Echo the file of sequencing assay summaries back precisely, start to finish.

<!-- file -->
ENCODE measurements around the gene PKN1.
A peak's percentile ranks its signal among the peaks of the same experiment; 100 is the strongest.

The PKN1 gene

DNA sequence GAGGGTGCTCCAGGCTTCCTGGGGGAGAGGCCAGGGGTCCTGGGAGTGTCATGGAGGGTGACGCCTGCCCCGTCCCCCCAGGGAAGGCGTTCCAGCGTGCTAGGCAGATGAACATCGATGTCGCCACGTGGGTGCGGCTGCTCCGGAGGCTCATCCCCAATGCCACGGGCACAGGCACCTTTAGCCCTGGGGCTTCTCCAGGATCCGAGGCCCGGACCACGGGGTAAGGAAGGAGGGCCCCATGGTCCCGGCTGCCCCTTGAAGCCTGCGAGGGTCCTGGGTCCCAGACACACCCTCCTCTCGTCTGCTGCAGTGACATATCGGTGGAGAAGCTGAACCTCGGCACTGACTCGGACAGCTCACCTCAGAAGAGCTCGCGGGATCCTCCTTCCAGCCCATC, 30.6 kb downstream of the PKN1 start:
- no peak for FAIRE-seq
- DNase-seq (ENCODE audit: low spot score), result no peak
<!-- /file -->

ENCODE measurements around the gene PKN1.
A peak's percentile ranks its signal among the peaks of the same experiment; 100 is the strongest.

The PKN1 gene

DNA sequence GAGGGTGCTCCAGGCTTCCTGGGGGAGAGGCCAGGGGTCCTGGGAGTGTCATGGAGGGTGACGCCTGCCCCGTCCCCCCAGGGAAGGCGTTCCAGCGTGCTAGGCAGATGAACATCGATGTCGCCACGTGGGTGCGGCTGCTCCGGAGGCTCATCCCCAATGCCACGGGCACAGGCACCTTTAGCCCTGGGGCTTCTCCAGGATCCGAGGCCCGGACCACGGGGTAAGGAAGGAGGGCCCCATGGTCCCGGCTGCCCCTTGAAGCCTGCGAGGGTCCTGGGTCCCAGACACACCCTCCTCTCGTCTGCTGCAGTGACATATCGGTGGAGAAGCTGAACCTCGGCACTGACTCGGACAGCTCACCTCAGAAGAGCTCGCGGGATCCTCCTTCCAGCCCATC, 30.6 kb downstream of the PKN1 start:
- no peak for FAIRE-seq
- DNase-seq (ENCODE audit: low spot score), result no peak